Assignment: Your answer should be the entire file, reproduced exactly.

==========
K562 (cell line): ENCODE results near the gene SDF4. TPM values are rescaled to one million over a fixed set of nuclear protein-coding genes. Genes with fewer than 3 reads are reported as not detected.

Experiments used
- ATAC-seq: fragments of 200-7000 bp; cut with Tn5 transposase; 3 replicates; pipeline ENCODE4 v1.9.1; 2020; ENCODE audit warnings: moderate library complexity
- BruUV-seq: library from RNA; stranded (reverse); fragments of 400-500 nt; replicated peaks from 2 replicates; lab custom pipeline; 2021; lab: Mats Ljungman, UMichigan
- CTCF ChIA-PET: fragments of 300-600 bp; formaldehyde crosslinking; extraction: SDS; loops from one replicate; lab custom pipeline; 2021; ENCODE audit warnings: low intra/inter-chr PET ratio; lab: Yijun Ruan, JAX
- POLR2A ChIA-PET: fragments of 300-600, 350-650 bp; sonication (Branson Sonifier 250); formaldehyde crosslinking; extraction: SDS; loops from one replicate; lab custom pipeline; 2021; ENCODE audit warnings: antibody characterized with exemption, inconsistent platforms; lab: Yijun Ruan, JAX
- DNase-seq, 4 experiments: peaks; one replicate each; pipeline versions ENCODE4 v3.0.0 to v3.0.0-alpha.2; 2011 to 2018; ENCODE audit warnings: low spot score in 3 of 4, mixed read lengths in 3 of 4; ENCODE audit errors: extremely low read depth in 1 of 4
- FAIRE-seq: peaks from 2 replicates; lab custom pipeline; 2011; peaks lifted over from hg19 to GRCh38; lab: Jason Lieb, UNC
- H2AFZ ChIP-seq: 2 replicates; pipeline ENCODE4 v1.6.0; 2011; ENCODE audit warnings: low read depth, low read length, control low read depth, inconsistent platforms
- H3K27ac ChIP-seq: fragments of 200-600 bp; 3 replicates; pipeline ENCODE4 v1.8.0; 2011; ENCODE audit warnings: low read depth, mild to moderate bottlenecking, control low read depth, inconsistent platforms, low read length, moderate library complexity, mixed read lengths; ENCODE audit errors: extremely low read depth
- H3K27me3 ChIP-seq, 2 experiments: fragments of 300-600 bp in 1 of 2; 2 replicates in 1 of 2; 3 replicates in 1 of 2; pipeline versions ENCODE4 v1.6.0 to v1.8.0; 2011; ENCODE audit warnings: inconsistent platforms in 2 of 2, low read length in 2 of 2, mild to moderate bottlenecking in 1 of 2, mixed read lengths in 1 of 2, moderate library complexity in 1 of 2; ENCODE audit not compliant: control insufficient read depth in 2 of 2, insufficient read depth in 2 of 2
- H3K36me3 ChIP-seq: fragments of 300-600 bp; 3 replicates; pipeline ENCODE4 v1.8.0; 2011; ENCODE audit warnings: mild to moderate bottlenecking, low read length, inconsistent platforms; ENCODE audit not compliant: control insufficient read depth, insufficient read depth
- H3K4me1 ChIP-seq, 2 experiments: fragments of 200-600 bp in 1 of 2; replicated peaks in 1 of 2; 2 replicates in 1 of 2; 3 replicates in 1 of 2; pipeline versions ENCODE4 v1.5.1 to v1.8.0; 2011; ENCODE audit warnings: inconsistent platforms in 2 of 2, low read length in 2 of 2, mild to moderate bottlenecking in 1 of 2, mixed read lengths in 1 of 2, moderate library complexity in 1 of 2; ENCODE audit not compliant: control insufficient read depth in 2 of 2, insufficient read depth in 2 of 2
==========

K562 (cell line): ENCODE results near the gene SDF4. TPM values are rescaled to one million over a fixed set of nuclear protein-coding genes. Genes with fewer than 3 reads are reported as not detected.

Experiments used
- ATAC-seq: fragments of 200-7000 bp; cut with Tn5 transposase; 3 replicates; pipeline ENCODE4 v1.9.1; 2020; ENCODE audit warnings: moderate library complexity
- BruUV-seq: library from RNA; stranded (reverse); fragments of 400-500 nt; replicated peaks from 2 replicates; lab custom pipeline; 2021; lab: Mats Ljungman, UMichigan
- CTCF ChIA-PET: fragments of 300-600 bp; formaldehyde crosslinking; extraction: SDS; loops from one replicate; lab custom pipeline; 2021; ENCODE audit warnings: low intra/inter-chr PET ratio; lab: Yijun Ruan, JAX
- POLR2A ChIA-PET: fragments of 300-600, 350-650 bp; sonication (Branson Sonifier 250); formaldehyde crosslinking; extraction: SDS; loops from one replicate; lab custom pipeline; 2021; ENCODE audit warnings: antibody characterized with exemption, inconsistent platforms; lab: Yijun Ruan, JAX
- DNase-seq, 4 experiments: peaks; one replicate each; pipeline versions ENCODE4 v3.0.0 to v3.0.0-alpha.2; 2011 to 2018; ENCODE audit warnings: low spot score in 3 of 4, mixed read lengths in 3 of 4; ENCODE audit errors: extremely low read depth in 1 of 4
- FAIRE-seq: peaks from 2 replicates; lab custom pipeline; 2011; peaks lifted over from hg19 to GRCh38; lab: Jason Lieb, UNC
- H2AFZ ChIP-seq: 2 replicates; pipeline ENCODE4 v1.6.0; 2011; ENCODE audit warnings: low read depth, low read length, control low read depth, inconsistent platforms
- H3K27ac ChIP-seq: fragments of 200-600 bp; 3 replicates; pipeline ENCODE4 v1.8.0; 2011; ENCODE audit warnings: low read depth, mild to moderate bottlenecking, control low read depth, inconsistent platforms, low read length, moderate library complexity, mixed read lengths; ENCODE audit errors: extremely low read depth
- H3K27me3 ChIP-seq, 2 experiments: fragments of 300-600 bp in 1 of 2; 2 replicates in 1 of 2; 3 replicates in 1 of 2; pipeline versions ENCODE4 v1.6.0 to v1.8.0; 2011; ENCODE audit warnings: inconsistent platforms in 2 of 2, low read length in 2 of 2, mild to moderate bottlenecking in 1 of 2, mixed read lengths in 1 of 2, moderate library complexity in 1 of 2; ENCODE audit not compliant: control insufficient read depth in 2 of 2, insufficient read depth in 2 of 2
- H3K36me3 ChIP-seq: fragments of 300-600 bp; 3 replicates; pipeline ENCODE4 v1.8.0; 2011; ENCODE audit warnings: mild to moderate bottlenecking, low read length, inconsistent platforms; ENCODE audit not compliant: control insufficient read depth, insufficient read depth
- H3K4me1 ChIP-seq, 2 experiments: fragments of 200-600 bp in 1 of 2; replicated peaks in 1 of 2; 2 replicates in 1 of 2; 3 replicates in 1 of 2; pipeline versions ENCODE4 v1.5.1 to v1.8.0; 2011; ENCODE audit warnings: inconsistent platforms in 2 of 2, low read length in 2 of 2, mild to moderate bottlenecking in 1 of 2, mixed read lengths in 1 of 2, moderate library complexity in 1 of 2; ENCODE audit not compliant: control insufficient read depth in 2 of 2, insufficient read depth in 2 of 2